The cases that Justice Ginsburg and her husband took up, which often went to the Supreme Court, will have a lasting effect on American policy. Their careers championed the idea that no one should be limited in opportunities, outcomes and potential on the basis of sex. On the Basis of Sex highlighted the case of Charles Moritz, a man who was not allowed to deduct spending caretaker money on his aging mother because the IRS determined he didn’t qualify a “caretaker” being a single man. (Upon closer examination, interpretation of the law was more about the IRS wanting its money than caring if Moritz was a man. The law and ruling is explained here.) Throughout life, their partnership fought against laws that hemmed men or women into predetermined roles. Another case they challenged involved social security payments to a man whose wife died.
Justice Ginsburg will be remembered for role in support Lilly Ledbetter with equal pay, Ledbetter vs. Goodyear. It was a case of factory work in the Goodyear Tire plant, and Ledbetter was a supervisor who wasn’t earning nearly the same as men at time of retirement. (It probably was a case of gender discrimination, but the focus of the individual case is too deep to evaluate here.)
I don’t support pay equality codified into national law, because I believe that many women would like the flexibility not to work overtime. Many women prefer getting special arrangements that allow them to take off from work to be with children. This year California is requiring for all publicly traded companies to have women on the Board. Apparently 25% of the companies don’t, but this change is heavy handed. What if women don’t want to be on the Board? I was on the board of a family company at one time and, disinterested, I hated it.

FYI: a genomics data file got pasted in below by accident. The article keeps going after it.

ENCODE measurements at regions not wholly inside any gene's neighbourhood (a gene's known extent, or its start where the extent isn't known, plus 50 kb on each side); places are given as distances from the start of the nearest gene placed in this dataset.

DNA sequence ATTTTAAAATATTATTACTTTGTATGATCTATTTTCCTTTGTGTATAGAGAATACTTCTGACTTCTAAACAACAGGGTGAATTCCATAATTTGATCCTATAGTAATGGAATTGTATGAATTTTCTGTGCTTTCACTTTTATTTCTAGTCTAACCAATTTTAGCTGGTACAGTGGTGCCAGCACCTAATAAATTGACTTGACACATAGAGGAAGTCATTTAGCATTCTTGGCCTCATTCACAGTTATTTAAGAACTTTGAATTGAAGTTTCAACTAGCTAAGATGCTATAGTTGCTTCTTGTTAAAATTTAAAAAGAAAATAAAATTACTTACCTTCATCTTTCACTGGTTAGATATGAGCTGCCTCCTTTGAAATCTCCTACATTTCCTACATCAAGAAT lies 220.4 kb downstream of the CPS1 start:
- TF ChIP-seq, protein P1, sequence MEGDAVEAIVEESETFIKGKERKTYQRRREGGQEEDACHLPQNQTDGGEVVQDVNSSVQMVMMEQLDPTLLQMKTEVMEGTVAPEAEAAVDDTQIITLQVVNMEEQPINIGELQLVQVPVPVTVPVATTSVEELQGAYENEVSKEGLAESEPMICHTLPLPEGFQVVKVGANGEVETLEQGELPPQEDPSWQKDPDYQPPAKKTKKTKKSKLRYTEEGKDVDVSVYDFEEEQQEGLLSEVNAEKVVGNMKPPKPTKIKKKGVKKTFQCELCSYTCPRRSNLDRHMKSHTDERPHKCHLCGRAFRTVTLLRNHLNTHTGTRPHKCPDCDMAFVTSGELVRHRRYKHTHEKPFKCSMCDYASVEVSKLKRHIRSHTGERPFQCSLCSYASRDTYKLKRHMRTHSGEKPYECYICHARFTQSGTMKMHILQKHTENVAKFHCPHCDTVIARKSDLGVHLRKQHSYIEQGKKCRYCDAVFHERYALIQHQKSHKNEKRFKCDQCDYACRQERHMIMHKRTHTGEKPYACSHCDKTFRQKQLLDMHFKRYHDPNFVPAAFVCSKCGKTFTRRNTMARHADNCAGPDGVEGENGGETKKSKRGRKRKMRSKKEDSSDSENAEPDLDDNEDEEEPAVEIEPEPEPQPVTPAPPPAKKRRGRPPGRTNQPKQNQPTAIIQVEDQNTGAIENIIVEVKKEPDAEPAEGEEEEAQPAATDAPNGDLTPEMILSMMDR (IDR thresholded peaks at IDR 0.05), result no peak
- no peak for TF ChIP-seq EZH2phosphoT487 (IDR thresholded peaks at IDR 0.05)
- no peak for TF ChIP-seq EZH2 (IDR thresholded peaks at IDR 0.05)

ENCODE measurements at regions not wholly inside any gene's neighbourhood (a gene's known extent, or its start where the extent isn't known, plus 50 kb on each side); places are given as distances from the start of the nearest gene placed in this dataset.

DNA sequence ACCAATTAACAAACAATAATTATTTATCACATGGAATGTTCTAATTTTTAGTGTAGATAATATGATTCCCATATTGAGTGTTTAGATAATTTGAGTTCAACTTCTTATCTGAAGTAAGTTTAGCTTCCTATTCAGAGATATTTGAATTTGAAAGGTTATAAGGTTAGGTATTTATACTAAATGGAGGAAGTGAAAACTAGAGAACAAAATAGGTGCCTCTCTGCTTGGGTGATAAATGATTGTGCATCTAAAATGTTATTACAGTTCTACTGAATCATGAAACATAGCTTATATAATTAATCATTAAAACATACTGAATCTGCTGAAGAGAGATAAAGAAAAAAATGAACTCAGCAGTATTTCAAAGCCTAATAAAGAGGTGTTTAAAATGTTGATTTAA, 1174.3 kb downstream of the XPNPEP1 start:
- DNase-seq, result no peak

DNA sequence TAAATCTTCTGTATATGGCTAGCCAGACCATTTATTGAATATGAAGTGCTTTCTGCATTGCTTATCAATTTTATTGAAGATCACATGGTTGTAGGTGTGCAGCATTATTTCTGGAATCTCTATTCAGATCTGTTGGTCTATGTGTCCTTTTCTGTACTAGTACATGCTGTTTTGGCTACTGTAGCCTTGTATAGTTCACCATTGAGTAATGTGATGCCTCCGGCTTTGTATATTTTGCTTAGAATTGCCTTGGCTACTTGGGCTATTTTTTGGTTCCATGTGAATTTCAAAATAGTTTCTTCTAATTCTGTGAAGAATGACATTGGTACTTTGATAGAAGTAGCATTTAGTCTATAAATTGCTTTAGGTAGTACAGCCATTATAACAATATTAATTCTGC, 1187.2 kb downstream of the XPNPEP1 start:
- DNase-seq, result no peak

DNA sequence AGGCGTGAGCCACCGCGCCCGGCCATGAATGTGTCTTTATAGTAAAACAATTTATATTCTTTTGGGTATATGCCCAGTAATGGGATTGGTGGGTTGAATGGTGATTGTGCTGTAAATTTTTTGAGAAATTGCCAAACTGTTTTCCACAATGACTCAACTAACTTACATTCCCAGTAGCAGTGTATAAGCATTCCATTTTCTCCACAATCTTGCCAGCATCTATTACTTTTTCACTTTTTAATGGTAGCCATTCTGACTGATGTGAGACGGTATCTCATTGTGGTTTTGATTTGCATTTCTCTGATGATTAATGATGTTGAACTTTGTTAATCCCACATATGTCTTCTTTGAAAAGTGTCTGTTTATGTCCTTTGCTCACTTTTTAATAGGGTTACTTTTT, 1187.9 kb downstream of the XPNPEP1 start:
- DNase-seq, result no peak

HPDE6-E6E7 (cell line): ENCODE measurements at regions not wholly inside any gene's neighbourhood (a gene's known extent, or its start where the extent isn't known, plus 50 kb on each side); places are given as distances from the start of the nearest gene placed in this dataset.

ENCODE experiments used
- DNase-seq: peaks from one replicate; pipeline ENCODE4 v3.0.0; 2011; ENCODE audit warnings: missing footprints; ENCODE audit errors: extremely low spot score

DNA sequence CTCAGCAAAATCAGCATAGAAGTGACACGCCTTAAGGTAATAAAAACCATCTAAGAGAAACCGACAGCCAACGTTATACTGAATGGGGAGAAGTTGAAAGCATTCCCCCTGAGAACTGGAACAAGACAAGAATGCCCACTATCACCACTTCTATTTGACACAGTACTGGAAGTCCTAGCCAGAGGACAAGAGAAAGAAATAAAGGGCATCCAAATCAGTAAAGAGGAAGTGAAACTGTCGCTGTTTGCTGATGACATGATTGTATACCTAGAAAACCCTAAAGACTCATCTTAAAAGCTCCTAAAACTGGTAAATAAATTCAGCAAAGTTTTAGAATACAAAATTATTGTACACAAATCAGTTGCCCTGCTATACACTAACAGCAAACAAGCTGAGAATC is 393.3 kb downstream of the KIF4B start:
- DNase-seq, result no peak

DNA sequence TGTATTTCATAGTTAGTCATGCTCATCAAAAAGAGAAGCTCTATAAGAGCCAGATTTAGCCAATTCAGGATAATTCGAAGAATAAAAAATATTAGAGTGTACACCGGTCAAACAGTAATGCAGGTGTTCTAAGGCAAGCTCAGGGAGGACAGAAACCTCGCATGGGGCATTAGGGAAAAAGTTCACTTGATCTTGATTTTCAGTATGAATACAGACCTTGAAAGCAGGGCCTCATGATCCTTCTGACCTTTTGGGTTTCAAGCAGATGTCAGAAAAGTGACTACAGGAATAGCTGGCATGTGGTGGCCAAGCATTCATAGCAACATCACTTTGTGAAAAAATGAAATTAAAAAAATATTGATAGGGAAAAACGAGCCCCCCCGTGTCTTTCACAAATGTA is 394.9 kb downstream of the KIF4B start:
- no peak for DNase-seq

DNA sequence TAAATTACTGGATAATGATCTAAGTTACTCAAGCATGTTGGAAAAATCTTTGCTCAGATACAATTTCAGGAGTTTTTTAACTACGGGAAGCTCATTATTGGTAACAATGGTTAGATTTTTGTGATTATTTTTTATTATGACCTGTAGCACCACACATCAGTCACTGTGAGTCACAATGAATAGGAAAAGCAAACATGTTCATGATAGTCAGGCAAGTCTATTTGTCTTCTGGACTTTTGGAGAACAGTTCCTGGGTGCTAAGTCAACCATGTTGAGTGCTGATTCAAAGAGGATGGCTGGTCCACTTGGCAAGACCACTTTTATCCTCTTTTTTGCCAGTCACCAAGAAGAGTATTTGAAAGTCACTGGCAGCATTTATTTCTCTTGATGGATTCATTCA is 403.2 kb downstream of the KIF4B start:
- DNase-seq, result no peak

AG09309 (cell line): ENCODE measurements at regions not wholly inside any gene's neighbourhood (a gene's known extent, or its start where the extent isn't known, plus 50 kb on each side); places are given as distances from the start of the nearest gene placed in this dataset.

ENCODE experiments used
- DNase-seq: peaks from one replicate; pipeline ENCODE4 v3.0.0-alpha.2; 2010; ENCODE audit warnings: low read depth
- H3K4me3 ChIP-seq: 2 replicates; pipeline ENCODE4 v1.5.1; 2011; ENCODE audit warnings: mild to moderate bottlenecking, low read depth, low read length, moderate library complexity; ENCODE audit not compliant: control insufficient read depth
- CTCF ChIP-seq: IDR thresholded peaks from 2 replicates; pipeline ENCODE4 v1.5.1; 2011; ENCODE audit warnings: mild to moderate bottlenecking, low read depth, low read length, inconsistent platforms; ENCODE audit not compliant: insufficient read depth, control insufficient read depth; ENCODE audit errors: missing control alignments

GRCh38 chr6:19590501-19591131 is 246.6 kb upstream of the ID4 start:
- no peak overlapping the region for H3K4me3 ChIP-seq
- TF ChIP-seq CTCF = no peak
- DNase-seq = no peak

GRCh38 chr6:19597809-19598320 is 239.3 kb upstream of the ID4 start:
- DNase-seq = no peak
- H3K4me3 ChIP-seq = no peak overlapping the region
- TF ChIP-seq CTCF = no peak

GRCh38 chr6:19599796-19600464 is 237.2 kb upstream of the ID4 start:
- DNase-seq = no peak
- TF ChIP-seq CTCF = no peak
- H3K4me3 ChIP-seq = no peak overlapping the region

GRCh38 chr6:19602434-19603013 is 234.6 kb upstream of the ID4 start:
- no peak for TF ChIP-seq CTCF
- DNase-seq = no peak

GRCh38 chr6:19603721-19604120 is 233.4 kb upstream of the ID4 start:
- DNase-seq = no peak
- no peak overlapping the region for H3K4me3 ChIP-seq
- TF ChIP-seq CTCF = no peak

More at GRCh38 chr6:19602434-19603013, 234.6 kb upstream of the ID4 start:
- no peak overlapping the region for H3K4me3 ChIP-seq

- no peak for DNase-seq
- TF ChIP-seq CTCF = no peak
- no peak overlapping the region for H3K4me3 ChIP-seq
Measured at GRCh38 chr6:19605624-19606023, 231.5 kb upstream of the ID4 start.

What if women purposely choose professions like teaching and counseling which don’t necessarily pay a lot? Again, feminism aspires for women to be like men, not for women to be that best women can be. Money has practical applications, but too often it’s used by society to judge a person’s worth. Women’s pay is about 77% of what men’s pay is the US, but women have an outsize role in kindness, volunteering, nurturing and making the world a better place.
Other Women on the Supreme Court
Both Justice Ginsburg and Justice Sandra Day O’Connor, another legal giant, were denied jobs at law firms in ‘50s, on the basis of their sex. O’Connor was no. 2 in her Stanford Law class behind Chief Justice Rehnquist. An interesting secret, recently revealed, is that Justice Rehnquist proposed to her and she declined, marrying someone else in her law school. They remained good friends.
Justice Ginsburg and Justice Antonin Scalia and their spouses were closest of friends, strongly bond by their great love of opera. Modern politics, and modern feminists miss out by not being friendly and caring to those of opposing ideologies.
I admire both Justices O’Connor and Ginsburg for their brilliance and their trailblazing, but I don’t want to be like them or want my children to be like them, either. I admire that they were mothers as well as movers and shakers. Yet we shouldn’t hold them up as our ideals, because most people –men or women—cannot do it all and are not in the same category of intelligence.
As for equality of representation, all three of the women now on the Supreme Court were born and raised in New York City. Growing up in New York City, these women do not have a frame of reference that links them to the concerns of the vast majority of American women. Overcrowded New York is a place for fighters and pit bulls, a place where people are more competitive, playing offense and defense from the start of life. How is this just and fair for equality of representation, now that all the women on the Supreme Court are from New York City?